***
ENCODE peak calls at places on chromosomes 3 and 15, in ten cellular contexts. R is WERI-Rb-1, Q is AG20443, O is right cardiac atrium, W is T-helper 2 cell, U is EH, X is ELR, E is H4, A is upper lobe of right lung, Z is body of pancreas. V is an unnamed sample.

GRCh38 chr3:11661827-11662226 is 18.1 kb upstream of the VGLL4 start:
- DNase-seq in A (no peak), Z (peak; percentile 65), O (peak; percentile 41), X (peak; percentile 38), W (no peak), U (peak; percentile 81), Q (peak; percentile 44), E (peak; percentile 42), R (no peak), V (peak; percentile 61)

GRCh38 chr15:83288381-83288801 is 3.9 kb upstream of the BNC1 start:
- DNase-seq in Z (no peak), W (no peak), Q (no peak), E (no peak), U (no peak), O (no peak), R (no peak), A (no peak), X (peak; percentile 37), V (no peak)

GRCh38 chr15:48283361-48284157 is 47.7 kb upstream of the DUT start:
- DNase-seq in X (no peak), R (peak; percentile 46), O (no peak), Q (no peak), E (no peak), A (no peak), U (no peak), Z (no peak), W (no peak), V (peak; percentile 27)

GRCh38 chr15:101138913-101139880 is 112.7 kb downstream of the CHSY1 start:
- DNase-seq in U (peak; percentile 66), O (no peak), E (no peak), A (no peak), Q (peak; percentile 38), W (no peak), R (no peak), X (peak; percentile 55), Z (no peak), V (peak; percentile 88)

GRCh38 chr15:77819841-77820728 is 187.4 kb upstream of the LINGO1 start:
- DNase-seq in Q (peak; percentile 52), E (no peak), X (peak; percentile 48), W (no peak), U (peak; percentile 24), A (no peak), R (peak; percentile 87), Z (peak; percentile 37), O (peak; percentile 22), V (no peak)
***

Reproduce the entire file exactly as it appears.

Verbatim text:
ENCODE peak calls at places on chromosomes 3 and 15, in ten cellular contexts. R is WERI-Rb-1, Q is AG20443, O is right cardiac atrium, W is T-helper 2 cell, U is EH, X is ELR, E is H4, A is upper lobe of right lung, Z is body of pancreas. V is an unnamed sample.

GRCh38 chr3:11661827-11662226 is 18.1 kb upstream of the VGLL4 start:
- DNase-seq in A (no peak), Z (peak; percentile 65), O (peak; percentile 41), X (peak; percentile 38), W (no peak), U (peak; percentile 81), Q (peak; percentile 44), E (peak; percentile 42), R (no peak), V (peak; percentile 61)

GRCh38 chr15:83288381-83288801 is 3.9 kb upstream of the BNC1 start:
- DNase-seq in Z (no peak), W (no peak), Q (no peak), E (no peak), U (no peak), O (no peak), R (no peak), A (no peak), X (peak; percentile 37), V (no peak)

GRCh38 chr15:48283361-48284157 is 47.7 kb upstream of the DUT start:
- DNase-seq in X (no peak), R (peak; percentile 46), O (no peak), Q (no peak), E (no peak), A (no peak), U (no peak), Z (no peak), W (no peak), V (peak; percentile 27)

GRCh38 chr15:101138913-101139880 is 112.7 kb downstream of the CHSY1 start:
- DNase-seq in U (peak; percentile 66), O (no peak), E (no peak), A (no peak), Q (peak; percentile 38), W (no peak), R (no peak), X (peak; percentile 55), Z (no peak), V (peak; percentile 88)

GRCh38 chr15:77819841-77820728 is 187.4 kb upstream of the LINGO1 start:
- DNase-seq in Q (peak; percentile 52), E (no peak), X (peak; percentile 48), W (no peak), U (peak; percentile 24), A (no peak), R (peak; percentile 87), Z (peak; percentile 37), O (peak; percentile 22), V (no peak)